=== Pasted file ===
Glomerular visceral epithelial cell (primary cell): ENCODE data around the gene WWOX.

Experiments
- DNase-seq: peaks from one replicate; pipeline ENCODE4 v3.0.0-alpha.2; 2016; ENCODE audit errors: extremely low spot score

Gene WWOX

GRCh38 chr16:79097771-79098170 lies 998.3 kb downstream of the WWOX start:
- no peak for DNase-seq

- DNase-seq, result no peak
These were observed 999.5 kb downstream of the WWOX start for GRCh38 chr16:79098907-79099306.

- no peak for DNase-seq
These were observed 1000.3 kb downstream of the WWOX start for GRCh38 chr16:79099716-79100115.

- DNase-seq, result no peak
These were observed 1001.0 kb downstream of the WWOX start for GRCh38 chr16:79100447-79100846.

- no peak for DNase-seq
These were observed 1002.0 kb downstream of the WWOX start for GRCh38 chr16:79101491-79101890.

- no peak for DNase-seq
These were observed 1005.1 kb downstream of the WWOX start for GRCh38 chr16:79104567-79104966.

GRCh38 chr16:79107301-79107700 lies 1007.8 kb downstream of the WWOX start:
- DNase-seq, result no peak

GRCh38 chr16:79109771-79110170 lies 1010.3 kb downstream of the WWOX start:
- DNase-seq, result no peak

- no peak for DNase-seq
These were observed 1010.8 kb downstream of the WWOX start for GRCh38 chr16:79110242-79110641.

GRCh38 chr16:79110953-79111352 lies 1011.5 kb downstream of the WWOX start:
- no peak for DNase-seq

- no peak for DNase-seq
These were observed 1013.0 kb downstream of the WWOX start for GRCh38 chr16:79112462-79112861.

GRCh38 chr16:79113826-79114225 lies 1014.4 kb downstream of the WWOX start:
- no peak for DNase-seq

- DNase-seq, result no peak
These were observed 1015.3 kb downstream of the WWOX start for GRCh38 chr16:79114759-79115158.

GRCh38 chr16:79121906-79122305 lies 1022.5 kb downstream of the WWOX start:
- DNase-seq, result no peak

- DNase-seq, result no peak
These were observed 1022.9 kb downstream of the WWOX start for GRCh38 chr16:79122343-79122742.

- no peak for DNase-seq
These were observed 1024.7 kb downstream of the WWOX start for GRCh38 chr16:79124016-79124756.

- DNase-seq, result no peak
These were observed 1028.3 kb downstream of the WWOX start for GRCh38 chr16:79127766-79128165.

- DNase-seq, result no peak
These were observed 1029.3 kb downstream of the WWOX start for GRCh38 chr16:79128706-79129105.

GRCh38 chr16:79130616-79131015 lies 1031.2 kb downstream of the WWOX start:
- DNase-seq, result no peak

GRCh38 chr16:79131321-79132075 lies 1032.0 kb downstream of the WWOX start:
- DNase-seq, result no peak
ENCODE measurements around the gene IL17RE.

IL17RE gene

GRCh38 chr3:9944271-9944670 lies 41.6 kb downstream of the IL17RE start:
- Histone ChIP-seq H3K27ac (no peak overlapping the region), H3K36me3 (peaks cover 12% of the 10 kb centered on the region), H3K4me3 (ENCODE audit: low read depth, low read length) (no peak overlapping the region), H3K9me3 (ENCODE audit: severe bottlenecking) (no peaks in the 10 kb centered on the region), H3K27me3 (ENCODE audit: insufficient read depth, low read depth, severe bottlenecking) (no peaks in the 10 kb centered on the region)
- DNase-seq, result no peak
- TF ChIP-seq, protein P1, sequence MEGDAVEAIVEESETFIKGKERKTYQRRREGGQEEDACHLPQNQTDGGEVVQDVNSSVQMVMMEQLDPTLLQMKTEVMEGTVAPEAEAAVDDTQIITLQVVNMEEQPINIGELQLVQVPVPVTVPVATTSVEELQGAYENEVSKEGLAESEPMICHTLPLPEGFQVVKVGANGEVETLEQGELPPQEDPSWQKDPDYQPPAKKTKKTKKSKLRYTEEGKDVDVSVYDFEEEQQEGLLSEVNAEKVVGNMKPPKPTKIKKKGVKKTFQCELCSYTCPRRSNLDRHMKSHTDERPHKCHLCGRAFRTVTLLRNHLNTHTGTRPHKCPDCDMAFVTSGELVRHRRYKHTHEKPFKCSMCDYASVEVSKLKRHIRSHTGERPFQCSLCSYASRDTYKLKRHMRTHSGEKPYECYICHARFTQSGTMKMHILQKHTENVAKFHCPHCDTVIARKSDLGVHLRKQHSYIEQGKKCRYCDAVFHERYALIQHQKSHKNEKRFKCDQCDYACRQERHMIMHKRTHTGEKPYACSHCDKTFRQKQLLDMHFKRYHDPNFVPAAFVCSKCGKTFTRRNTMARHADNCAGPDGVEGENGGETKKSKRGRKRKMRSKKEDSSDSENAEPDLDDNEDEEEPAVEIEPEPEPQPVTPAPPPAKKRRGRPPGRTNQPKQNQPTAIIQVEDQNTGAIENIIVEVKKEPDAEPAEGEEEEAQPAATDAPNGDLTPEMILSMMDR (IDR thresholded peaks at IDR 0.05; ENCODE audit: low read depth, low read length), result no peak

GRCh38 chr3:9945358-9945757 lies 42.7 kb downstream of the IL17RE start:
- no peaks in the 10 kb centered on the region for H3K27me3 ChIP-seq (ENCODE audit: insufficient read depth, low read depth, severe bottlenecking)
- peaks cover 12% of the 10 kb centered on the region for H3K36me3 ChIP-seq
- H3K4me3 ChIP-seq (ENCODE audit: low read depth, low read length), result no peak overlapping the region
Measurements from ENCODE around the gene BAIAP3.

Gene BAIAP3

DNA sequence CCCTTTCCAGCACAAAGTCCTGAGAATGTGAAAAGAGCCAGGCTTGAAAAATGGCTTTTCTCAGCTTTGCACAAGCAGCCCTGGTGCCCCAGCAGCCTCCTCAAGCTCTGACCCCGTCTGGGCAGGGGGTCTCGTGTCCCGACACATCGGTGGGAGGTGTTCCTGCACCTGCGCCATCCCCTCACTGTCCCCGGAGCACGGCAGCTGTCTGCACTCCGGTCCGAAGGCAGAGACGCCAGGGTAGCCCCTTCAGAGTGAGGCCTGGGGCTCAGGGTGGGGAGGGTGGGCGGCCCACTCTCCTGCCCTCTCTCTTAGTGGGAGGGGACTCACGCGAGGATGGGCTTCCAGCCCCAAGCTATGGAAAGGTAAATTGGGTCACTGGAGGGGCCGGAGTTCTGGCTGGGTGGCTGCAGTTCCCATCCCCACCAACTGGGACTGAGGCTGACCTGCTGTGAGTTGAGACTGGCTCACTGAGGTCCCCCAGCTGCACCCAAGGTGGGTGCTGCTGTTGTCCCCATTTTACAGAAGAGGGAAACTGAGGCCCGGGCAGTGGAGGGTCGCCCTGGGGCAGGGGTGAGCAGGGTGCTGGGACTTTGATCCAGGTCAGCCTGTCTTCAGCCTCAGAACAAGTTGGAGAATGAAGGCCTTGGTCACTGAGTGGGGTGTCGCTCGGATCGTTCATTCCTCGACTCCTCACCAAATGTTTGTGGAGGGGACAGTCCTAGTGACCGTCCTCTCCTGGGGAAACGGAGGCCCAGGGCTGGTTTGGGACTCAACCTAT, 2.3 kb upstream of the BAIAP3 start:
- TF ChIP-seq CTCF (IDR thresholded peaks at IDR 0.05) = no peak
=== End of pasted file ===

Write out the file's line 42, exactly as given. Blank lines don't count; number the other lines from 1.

- DNase-seq, result no peak